John Feehery: Speaking Engagements


The Shank

Posted on May 3, 2012

            My Uncle Bob calls it the dreaded perpendicular shot.


In golf, when you mishit a golf ball so badly that almost kills the person standing next to you, you have hit a shank.


A shank can happen to anybody.  And it is very, very scary when it does happen.


The golfer has no idea how it happened or why.  One minute you are hitting ball straight as an arrow.  Then next minute, your ball is whizzing around the head of your playing partner.


There was a great scene in the movie “Tin Cup”, when Kevin Costner, the washed-up player who attempts a dramatic come-back after winning a qualifier to play in the U.S. Open, gets a bad case of the shanks on the practice tee before he starts his round.


His caddie, played by Cheech Marin, goes through a crazy routine that seems completely non-sensical, all to achieve one goal:  To get Costner’s character to forget about his shank and to start hitting the ball again.


I was thinking about that scene and about shanks in general when thinking about what happened to our financial markets in four years ago.


When you start shanking the ball, you lose confidence in your swing.  You end up over-correcting so that won’t hurt anybody, and you end up duck-hooking the ball in the woods.  And the pattern continues until eventually, you either give the game or you work through your problem.


What happened with the financial crash was similar.  We lost confidence in the free market system.  We lost confidence in the financial system.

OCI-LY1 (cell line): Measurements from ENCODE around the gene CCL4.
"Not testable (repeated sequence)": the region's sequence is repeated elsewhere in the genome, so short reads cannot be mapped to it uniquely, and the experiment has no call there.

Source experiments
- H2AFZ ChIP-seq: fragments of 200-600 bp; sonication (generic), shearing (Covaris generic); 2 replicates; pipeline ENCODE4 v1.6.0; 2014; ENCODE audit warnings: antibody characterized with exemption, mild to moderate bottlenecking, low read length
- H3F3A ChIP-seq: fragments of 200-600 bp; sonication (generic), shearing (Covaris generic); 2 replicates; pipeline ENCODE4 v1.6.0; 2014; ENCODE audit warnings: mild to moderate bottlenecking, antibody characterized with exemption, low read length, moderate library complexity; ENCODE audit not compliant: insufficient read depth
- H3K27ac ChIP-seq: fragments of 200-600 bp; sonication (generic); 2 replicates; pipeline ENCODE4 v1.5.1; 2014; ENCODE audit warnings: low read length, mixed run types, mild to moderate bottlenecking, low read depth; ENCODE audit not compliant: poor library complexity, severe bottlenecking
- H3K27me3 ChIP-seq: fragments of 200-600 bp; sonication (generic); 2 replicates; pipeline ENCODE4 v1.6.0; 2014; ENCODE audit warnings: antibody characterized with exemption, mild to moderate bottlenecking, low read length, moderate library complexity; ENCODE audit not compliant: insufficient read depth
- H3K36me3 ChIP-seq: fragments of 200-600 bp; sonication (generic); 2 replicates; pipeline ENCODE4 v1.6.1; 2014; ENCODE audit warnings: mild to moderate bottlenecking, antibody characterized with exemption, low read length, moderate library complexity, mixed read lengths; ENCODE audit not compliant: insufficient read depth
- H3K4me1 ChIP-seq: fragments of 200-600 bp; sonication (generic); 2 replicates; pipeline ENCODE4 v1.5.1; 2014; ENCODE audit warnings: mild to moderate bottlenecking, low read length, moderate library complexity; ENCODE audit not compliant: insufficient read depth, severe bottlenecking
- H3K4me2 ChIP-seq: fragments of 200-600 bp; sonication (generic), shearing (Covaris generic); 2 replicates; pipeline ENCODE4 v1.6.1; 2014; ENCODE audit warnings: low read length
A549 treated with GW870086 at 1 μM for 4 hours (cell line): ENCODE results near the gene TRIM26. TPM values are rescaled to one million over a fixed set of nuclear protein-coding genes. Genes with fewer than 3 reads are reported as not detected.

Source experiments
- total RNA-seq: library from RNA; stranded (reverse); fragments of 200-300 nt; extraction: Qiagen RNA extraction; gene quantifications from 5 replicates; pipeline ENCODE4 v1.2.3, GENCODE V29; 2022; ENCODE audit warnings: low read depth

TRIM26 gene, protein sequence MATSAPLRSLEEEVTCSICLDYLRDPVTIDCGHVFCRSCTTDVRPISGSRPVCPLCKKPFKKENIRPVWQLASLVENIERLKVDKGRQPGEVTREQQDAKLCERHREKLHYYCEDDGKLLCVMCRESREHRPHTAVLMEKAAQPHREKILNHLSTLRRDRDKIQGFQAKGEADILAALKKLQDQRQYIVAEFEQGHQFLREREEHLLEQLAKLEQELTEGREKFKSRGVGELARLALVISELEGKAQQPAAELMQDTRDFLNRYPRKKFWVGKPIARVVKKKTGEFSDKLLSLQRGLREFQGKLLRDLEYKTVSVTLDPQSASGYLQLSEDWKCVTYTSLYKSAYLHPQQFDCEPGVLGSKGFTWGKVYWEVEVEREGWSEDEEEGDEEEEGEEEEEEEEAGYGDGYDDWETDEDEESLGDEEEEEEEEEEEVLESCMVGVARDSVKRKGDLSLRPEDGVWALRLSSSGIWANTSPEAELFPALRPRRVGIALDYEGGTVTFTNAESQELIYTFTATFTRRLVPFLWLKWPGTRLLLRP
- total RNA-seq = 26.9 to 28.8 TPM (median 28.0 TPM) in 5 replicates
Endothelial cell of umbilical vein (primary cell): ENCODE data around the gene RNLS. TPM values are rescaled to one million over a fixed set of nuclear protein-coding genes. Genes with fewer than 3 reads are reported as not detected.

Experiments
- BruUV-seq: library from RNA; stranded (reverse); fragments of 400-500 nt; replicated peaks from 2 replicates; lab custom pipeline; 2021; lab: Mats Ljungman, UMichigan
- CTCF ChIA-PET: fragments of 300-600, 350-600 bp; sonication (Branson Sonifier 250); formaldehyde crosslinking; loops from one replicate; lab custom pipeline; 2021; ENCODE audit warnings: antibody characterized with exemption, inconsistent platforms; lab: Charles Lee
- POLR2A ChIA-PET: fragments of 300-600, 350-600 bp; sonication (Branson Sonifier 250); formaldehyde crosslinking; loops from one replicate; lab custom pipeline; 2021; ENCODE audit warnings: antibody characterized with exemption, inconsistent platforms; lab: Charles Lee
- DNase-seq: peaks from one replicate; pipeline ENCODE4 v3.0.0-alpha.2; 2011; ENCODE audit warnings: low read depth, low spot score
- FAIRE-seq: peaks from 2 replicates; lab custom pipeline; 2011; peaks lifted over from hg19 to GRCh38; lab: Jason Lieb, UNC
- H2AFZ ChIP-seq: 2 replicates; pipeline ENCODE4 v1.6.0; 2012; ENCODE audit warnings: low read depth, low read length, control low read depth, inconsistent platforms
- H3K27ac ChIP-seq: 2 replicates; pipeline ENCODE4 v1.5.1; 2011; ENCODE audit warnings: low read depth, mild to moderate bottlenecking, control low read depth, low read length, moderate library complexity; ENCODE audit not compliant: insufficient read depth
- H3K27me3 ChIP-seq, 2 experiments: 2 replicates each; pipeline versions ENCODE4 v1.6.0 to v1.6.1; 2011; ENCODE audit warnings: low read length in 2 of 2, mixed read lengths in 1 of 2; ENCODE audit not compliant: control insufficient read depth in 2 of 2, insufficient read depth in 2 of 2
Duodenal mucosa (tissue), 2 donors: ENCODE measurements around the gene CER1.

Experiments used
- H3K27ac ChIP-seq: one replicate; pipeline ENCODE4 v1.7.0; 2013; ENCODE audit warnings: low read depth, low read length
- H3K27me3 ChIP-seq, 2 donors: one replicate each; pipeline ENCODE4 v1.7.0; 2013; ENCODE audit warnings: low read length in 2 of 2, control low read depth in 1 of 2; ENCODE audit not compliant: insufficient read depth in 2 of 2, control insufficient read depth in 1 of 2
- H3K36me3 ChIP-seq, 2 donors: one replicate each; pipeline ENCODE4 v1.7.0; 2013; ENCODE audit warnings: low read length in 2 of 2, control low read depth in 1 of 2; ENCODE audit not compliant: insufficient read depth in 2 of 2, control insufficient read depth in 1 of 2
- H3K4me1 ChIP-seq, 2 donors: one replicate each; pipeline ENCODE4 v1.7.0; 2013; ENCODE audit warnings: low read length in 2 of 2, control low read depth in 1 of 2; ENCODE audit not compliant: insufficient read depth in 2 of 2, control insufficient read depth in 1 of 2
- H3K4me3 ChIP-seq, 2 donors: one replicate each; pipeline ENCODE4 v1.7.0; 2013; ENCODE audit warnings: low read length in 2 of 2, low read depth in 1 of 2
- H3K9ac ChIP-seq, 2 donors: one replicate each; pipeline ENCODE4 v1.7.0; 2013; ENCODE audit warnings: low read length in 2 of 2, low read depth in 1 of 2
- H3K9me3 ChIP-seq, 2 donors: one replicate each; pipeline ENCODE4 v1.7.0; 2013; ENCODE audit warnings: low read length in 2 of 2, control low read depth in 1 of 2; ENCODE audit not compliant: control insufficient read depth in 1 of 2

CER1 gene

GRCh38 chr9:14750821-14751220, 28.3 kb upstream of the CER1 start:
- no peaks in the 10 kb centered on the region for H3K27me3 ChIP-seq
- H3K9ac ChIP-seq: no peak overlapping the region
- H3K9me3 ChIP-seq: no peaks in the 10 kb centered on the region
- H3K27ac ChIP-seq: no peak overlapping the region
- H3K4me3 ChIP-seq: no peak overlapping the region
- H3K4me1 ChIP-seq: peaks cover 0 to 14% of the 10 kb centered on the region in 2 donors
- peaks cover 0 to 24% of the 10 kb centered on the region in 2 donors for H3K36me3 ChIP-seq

This happens periodically.  During the Great Depression, it happened for a decade.  Franklin Roosevelt took on the role of Cheech Marin.  He tried a bunch of different things that may or may have worked, but eventually, confidence in the market system returned.


President Obama has taken a different route.  Instead of finding ways to restore confidence, the President has been like a caddy whom continually talks in our economy’s backswing.


Sure, he continued the Bush bailout of the automakers, and I have said in the past that the Bush bailout of the automakers was the right thing to do.


But beyond that, Obama has done little to restore confidence in the marketplace.


He has continued to play the class warfare card, beating up the rich for not paying pay more than 75% of the tax burden that they currently shoulder.


He has pushed regulations that undermine investment and increase compliance costs.  He signed Obamacare, a law designed to kill jobs.


Thankfully, the American marketplace is resilient and America’s entrepreneurs are continuing to innovate.  But it isn’t easy to hit a good shot when the President keeps talking in your back swing.